the social aspect as there is substantial evidence of stress, trauma and panic
which all comes down to the little preparation and the shock of the eruption.

Although the volcano in Santorini has been dormant for the
last 60 years, it is constantly monitored using techniques such as measuring
ground deformation, gas emissions and seismic activity. The most recent
activity of the volcano occurred in January 2011 when there was intense radial
ground deformation and some seismic activity (Lagios et al. 2013) it lasted a
year, however nothing has been recorded since. The education and science of
monitoring techniques of volcanoes have improved drastically over the last
several decades which has lowered the overall hazard risk of volcanic eruptions
as there is a greater chance of a volcano being predicted which gives people
time to prepare.

The monitoring techniques of the volcano
in Santorini mean that if there was to be a future eruption, the population of
the island should have time to evacuate; this differentiates from the Minoan eruption,
as they did not have this sort of prediction and preparation. Such preparation
should drastically decrease the social impacts of an eruption such as stress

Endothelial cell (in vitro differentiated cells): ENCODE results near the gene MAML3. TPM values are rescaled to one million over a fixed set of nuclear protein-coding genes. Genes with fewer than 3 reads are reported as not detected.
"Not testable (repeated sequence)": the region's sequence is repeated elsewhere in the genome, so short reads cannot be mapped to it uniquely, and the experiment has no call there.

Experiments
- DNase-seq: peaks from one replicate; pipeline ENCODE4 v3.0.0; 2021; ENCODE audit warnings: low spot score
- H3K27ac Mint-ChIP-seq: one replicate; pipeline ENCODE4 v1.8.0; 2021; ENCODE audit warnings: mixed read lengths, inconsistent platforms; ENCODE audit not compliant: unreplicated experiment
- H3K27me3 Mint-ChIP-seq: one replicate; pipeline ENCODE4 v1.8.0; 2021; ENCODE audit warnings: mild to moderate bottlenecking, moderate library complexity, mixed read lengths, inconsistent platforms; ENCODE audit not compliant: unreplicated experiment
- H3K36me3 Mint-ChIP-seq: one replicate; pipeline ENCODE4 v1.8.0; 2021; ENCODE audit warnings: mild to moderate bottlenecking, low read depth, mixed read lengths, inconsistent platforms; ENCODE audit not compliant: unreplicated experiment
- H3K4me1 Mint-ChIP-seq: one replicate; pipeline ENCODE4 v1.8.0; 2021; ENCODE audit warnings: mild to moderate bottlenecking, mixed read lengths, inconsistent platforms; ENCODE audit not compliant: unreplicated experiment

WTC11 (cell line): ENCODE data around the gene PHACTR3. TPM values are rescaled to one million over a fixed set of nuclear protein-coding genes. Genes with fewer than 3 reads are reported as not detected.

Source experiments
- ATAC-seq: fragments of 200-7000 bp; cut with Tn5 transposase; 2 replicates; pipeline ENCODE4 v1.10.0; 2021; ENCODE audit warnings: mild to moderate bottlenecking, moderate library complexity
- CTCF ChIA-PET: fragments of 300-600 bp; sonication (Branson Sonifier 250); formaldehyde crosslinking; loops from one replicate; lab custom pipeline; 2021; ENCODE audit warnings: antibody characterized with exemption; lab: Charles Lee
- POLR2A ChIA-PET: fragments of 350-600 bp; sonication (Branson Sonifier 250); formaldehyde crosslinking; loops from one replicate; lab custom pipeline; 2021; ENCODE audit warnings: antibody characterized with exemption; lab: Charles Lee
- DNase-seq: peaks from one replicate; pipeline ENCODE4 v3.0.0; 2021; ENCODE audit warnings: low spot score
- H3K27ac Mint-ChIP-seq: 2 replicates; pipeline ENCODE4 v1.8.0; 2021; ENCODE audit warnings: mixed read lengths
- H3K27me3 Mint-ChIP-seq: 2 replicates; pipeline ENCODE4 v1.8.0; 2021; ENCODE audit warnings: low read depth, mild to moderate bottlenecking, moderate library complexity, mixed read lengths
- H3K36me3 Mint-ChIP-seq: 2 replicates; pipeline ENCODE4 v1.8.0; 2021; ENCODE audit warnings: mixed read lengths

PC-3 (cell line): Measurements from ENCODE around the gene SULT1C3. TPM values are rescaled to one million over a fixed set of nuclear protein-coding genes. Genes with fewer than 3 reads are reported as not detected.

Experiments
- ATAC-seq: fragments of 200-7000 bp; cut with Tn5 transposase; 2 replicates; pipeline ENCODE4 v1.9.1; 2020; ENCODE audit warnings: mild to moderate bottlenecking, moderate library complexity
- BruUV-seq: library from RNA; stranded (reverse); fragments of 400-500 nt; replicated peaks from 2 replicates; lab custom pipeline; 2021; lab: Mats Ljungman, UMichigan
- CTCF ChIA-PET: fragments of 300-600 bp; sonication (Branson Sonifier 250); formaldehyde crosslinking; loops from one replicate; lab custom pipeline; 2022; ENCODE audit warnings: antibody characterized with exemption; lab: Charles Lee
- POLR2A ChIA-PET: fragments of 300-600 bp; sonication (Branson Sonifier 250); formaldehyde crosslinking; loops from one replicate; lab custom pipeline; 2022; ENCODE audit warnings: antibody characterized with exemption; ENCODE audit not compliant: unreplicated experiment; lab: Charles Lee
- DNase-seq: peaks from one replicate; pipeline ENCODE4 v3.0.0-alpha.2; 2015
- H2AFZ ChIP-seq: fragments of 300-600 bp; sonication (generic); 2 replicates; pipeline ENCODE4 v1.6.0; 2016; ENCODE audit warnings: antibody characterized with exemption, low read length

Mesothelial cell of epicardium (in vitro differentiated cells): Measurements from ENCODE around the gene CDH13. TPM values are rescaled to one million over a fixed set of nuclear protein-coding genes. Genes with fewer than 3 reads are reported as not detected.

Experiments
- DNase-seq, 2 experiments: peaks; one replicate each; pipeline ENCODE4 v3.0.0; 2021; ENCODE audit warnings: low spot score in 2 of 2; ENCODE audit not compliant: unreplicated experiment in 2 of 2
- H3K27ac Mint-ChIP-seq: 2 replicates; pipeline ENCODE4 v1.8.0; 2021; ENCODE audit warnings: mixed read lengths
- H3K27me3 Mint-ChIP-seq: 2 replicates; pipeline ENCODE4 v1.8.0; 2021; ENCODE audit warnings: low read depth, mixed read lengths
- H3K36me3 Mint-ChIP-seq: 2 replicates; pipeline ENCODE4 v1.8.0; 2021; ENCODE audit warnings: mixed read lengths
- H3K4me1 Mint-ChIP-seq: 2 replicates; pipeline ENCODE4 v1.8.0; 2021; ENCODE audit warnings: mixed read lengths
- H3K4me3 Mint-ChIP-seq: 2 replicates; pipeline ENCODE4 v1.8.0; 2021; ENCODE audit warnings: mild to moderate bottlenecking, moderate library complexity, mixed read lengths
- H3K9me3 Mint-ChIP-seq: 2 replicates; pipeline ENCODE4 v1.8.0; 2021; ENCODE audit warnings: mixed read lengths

and trauma and overall number of deaths. However, Santorini
being one of the largest tourist destinations in the Mediterranean puts the
area at an extra risk for the economic and environmental impacts that could
occur from an eruption. In a study by (Dominey-Howes
and Minos-Minopoulos, 2004) 40% of the residents in Santorini feared that an
eruption would have the greatest negative impact on tourism, which is their
main source of income. The tourist trade, along with the lack of emergency plan
that Santorini has in place, puts the island at very high risk from a future
eruption. A future eruption may not have the social implications that the
Minoan eruption had, however, it would have the same impact or much greater
impact on the economy and environment as Santorini is a growing tourist
destination which has become increasingly popular in recent years.